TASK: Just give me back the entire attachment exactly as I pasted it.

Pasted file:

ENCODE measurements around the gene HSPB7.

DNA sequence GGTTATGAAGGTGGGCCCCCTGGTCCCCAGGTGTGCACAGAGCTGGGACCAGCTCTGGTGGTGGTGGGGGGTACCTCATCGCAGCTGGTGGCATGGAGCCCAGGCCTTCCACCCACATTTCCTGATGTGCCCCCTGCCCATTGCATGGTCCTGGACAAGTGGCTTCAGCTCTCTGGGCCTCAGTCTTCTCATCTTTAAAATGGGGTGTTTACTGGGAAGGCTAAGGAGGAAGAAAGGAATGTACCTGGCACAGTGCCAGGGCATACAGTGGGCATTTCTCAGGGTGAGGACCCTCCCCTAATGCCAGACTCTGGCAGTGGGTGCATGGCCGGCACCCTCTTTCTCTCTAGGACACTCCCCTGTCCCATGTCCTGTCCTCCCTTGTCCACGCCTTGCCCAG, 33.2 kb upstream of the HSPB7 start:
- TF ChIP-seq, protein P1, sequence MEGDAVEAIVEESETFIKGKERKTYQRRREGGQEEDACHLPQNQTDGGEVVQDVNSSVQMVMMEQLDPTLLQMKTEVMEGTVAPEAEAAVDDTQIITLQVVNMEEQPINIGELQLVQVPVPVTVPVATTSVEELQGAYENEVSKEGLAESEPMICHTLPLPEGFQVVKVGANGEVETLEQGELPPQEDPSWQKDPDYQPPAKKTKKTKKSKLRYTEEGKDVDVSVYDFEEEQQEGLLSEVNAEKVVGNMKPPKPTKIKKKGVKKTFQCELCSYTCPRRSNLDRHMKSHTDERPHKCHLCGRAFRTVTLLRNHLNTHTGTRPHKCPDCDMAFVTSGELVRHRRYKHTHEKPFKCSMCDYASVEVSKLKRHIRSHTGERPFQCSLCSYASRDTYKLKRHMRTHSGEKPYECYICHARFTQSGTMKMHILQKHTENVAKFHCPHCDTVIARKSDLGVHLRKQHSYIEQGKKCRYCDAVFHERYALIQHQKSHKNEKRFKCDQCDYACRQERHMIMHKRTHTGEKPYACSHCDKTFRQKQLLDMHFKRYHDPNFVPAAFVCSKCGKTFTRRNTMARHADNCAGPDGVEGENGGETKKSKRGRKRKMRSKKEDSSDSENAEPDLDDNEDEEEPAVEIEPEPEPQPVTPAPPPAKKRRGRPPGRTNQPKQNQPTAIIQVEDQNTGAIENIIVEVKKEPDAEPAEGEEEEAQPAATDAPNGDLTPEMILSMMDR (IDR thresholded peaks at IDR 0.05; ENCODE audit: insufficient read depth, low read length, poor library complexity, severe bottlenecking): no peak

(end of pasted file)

ENCODE measurements around the gene HSPB7.

DNA sequence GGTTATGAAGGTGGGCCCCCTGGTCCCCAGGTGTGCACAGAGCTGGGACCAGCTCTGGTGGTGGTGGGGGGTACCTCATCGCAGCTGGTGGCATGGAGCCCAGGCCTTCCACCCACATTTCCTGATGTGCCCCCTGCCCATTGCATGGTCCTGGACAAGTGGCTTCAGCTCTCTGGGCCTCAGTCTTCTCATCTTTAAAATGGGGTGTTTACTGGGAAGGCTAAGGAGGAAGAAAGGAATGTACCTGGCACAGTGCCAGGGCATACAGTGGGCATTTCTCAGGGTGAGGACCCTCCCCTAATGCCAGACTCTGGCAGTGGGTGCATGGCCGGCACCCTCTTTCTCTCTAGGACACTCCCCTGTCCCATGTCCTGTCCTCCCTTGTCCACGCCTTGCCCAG, 33.2 kb upstream of the HSPB7 start:
- TF ChIP-seq, protein P1, sequence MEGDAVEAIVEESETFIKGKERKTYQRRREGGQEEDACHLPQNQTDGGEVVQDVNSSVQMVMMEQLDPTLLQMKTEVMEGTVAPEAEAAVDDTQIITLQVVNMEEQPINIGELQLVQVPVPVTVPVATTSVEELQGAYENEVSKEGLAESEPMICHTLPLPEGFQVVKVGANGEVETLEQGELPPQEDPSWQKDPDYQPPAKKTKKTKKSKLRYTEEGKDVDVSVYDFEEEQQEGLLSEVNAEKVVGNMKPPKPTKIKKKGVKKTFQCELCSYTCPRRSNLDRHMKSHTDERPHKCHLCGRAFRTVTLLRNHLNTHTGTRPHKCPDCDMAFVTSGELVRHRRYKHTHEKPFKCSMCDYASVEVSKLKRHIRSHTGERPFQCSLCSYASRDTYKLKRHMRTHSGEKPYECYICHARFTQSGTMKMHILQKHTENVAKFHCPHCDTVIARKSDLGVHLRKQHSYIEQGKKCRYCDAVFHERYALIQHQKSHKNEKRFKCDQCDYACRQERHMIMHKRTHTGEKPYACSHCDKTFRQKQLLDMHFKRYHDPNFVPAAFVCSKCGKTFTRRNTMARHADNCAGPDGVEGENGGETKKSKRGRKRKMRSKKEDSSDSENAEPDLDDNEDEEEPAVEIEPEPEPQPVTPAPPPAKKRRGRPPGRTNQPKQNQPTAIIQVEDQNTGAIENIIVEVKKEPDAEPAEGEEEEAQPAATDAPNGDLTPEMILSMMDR (IDR thresholded peaks at IDR 0.05; ENCODE audit: insufficient read depth, low read length, poor library complexity, severe bottlenecking): no peak